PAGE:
Fed cuts rates, Asian markets' limited gains

Asian share markets were mostly up on Wednesday but gains were limited as the US Federal Reserve's decision to slash interest rates effectively to zero failed to calm worries about the US economy.

The Fed's aggressive cut sparked a big rally overnight on Wall Street but in Asia, many markets saw early gains disappear as an initial bout of positive sentiment gave way to concerns that the global economic crisis is deepening.

Tokyo wavered in both positive and negative territory before closing up 0.52 percent, Sydney finished 0.4 percent ahead and Hong Kong -- up 2.1 percent at the open -- was up 0.93 percent around midday.

The Fed on Tuesday reduced the target fed-funds rate from one percent to a range of zero to 0.25 percent -- the lowest since it began publishing the target in 1990 -- and said rates would be kept "exceptionally low" for now.

The US Federal Reserve Building is pictured in October 2008 in Washington, DC

It said it would use "all available tools" to promote growth.

The Fed's decision, aimed at reviving the world's biggest economy, sent US shares surging, with the Dow Jones Industrial Average jumping 4.2 percent and the Nasdaq adding 5.4 percent.

But analysts said the aggressive move highlighted the deep troubles in the United States and raised concerns about severe deflation if the rate cut fails to kick-start consumer spending.

"Such 'whatever it takes' policy underlines the dire economic situation in the US," said analysts at Calyon, the investment banking arm of Credit Agricole.

Dealers said sentiment was uncertain across much of the region. Mumbai's Sensex was down 0.9 percent and Seoul's Kospi was off 0.3 percent.

Manila, up 2.2 percent at one point, closed ahead 0.8 percent. New Zealand was flat at just 0.03 percent up while Taiwan closed up 0.67 percent.

The Fed's rate cut pushed the dollar to a 13-year low against the yen and helped send several Asian currencies, including the Korean won and the Indonesian rupiah, sharply higher.

But even though the dollar was tumbling, Japan's Finance Minister Shoichi Nakagawa ruled out immediate intervention in the foreign exchange market.

"I'm not thinking about it right now," he said.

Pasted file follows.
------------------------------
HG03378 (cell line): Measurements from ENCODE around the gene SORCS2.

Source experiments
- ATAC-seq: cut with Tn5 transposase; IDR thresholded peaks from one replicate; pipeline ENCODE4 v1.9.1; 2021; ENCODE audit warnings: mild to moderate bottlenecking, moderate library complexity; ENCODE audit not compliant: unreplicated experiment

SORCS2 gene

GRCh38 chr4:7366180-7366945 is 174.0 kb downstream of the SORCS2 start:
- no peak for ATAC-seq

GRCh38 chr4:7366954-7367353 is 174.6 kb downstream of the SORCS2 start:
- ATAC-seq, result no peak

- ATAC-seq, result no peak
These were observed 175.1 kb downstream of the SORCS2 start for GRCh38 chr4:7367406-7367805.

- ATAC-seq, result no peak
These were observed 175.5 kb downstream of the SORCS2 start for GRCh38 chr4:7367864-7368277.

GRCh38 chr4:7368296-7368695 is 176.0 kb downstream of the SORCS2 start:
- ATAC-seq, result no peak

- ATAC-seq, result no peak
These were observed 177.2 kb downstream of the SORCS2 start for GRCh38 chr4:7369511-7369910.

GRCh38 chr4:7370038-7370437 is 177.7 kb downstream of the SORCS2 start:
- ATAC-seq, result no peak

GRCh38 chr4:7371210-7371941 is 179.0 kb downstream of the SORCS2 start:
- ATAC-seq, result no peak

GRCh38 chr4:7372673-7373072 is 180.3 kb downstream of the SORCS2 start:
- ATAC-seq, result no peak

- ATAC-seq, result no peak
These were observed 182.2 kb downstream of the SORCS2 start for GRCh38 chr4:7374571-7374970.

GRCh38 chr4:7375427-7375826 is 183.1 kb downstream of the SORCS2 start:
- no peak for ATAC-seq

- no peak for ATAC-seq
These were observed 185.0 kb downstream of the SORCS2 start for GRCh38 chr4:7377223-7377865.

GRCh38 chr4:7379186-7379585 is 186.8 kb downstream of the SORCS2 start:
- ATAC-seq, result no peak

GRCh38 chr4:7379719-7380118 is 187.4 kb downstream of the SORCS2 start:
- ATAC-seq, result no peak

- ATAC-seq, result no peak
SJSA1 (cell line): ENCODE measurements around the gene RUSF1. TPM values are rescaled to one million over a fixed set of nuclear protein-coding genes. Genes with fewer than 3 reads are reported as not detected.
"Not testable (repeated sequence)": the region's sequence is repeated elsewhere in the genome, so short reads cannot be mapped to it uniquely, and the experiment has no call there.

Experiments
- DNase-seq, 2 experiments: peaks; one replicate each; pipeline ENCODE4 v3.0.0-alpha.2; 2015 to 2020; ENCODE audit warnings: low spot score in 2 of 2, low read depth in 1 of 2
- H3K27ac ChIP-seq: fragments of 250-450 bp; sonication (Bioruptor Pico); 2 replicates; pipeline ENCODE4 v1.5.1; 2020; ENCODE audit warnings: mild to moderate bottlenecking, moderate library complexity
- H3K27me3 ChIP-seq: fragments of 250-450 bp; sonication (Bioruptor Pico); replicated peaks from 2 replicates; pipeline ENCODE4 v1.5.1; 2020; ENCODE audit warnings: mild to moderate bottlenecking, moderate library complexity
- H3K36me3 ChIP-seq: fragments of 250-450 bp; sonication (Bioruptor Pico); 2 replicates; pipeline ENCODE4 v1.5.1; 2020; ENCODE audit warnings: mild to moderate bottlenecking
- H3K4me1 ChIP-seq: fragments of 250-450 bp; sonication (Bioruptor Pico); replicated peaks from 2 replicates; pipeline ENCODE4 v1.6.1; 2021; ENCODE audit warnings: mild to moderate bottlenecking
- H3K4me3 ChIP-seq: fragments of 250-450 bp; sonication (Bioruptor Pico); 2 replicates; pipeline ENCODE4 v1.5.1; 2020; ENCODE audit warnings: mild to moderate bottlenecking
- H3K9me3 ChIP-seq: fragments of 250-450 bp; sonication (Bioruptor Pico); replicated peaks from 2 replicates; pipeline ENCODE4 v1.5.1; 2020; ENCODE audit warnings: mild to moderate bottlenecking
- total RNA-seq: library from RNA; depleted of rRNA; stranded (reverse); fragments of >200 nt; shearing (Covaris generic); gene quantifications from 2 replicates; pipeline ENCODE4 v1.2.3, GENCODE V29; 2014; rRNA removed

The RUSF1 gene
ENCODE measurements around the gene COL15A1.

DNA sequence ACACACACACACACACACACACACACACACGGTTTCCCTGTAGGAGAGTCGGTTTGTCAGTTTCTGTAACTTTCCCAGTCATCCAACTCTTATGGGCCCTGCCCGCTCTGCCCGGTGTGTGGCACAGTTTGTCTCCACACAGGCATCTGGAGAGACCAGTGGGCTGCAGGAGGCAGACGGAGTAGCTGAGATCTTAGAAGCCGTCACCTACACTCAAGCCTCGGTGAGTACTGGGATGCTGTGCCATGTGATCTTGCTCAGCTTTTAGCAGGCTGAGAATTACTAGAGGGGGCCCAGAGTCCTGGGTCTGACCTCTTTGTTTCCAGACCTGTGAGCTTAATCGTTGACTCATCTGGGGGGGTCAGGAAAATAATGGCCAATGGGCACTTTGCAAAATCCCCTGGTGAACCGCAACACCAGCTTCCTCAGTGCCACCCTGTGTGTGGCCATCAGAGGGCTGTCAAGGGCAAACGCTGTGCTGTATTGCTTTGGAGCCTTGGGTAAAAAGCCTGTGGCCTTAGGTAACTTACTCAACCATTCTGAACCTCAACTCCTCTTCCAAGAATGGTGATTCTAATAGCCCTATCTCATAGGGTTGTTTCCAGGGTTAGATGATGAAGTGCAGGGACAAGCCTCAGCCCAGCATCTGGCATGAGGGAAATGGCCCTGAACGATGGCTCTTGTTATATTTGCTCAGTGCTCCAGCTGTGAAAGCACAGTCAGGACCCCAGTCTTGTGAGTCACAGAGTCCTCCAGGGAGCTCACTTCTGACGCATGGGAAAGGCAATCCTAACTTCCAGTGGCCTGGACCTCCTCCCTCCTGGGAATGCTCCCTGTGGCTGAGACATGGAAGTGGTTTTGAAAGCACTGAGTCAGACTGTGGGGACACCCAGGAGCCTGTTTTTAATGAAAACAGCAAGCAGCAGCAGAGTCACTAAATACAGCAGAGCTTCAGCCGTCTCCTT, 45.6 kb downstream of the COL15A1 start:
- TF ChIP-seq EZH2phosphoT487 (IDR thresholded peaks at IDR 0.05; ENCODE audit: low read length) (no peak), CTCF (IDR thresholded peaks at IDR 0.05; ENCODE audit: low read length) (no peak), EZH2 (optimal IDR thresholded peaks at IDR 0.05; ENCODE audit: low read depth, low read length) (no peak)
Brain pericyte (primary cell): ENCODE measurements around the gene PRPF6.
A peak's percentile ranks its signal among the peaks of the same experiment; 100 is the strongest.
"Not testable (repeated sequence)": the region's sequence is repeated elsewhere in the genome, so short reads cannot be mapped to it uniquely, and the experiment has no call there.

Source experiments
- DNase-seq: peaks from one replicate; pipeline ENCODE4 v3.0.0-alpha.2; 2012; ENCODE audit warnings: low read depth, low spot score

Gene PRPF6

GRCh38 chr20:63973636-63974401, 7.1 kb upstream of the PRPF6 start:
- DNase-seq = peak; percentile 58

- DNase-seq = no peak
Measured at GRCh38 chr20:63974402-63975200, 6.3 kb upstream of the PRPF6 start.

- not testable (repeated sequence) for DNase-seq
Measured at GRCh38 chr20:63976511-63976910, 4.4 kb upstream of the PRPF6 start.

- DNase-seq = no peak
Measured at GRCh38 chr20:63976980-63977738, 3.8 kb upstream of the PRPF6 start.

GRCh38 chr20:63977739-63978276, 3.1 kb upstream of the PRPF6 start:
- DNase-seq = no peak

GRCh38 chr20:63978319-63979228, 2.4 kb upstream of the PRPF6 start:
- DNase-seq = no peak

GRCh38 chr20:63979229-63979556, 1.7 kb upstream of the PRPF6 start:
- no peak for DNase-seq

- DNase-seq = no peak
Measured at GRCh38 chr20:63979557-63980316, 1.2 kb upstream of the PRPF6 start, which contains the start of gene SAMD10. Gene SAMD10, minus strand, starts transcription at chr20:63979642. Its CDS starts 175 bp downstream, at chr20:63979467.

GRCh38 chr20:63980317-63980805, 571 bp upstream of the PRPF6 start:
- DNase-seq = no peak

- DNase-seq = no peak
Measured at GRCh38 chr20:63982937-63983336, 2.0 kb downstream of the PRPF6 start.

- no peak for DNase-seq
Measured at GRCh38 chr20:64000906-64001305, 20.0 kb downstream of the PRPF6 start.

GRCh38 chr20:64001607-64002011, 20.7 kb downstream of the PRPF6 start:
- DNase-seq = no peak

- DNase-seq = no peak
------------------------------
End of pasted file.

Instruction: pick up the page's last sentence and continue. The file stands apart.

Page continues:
Some analysts said the stream of bad data coming out of the United States appeare d to leave the Fed with few options.

The government on Tuesday said US housing starts dropped 18.9 percent in November to another record low. October's figure had already been the worst since the Commerce Department began publishing the data in 1959.

"The Fed is being pushed into a corner," said Grant Williamson, an adviser at Hamilton Hindin Greene stockbrokers in New Zealand. He said the steep rate cut "shows how severe things are over there."

There was also more bad news from Europe on Tuesday. In Germany, a newspaper report quoted a government memo saying the contraction in 2009 could be three percent or more, which would be the worst recession in the country's post-war history.

In Russia, an industrial output slump of 10.8 percent in November from October was the first such decline since early 1999, in the wake of the 1998 financial crisis.

In addition to the economic gloom, sentiment has been hit by the alleged 50 billion dollar fraud of onetime Wall Street high-flyer Bernard Madoff.

Banks and professional investors around the world are facing major losses from their exposure to Madoff's operations.

Christopher Cox, chairman of the Securities and Exchange Commission (SEC), said Tuesday the regulator would launch an internal probe into how Madoff supposedly carried out a pyramid scheme despite a decade of warning signs.


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